I will be translating significant excerpts from this autobiography in parts and serializing it here. Enjoy!]

A Statement

That I should become a High Court Judge was the long-time dream of my Beloved, the Ruler of My Heart. In truth, he is the reason why I have a biography. From the day that dream came true, he used to urge me to write my story. But I cited such reasons like work pressures and bodily weakness, escaping it. When his insistence grew stronger I would tell him that actually, it was he who deserved to write my story than me; it was really his responsibility. He was a blessed writer himself. If he had written this, it would have been much more engaging….

After more than forty years of a fortunate conjugal life, Mr Chandy left me on 6 July 1967. This lamentable event was just three months after I retired from the position of High Court Judge. After the terrible pain of permanent parting receded a bit, I had begun to prepare to fulfil his wish of many years. It got prolonged till now because of various hurdles.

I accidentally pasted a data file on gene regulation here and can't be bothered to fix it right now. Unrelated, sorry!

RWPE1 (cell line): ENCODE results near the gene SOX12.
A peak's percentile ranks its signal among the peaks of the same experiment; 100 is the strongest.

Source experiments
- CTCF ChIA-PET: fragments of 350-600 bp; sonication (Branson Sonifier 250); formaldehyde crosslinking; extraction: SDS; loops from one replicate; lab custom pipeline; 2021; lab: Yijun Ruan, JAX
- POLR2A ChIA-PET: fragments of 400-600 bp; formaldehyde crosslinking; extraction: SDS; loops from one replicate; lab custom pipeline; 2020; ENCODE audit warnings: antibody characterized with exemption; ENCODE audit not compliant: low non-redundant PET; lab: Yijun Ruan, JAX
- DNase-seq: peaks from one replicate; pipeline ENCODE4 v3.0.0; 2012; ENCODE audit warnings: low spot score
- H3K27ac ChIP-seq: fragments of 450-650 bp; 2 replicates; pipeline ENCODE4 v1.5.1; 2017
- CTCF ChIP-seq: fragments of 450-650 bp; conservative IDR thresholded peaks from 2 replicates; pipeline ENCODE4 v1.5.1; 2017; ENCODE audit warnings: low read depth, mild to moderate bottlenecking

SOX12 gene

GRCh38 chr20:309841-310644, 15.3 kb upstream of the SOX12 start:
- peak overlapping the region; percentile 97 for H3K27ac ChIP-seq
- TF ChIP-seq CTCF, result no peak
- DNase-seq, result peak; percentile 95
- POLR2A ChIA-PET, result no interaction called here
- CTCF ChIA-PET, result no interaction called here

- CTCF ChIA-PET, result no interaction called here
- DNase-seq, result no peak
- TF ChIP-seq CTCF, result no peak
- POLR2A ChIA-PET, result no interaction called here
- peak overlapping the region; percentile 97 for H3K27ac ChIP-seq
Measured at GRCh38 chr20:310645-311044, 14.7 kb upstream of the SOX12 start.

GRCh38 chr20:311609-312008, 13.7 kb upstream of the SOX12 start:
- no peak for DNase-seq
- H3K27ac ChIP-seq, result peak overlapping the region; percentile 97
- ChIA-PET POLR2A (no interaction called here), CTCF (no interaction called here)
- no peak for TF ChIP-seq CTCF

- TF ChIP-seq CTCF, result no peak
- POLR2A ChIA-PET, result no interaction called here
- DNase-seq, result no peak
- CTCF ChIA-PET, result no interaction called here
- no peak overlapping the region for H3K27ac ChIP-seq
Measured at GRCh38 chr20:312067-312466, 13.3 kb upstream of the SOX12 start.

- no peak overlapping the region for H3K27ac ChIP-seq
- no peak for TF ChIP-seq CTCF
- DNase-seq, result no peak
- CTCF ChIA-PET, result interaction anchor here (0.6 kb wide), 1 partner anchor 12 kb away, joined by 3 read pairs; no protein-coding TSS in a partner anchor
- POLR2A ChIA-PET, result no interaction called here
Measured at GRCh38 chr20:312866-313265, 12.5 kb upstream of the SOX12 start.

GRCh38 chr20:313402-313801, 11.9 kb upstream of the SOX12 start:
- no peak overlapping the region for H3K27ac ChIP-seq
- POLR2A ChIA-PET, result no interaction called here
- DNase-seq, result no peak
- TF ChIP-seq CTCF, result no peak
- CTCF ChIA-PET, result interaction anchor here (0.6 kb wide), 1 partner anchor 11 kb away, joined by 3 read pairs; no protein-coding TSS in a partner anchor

I am not past the age of 67. What if the leave period will not be extended! Who knows when the the irrevocable warrant issued by Yamadharman reaches me? Let me then finish up this job before. I think unveiling my debt to Mr Chandy before my family and people is a happy task. I write this with the prayer that this may become the eternal memorial to the foresight and love and sacrifice of a man.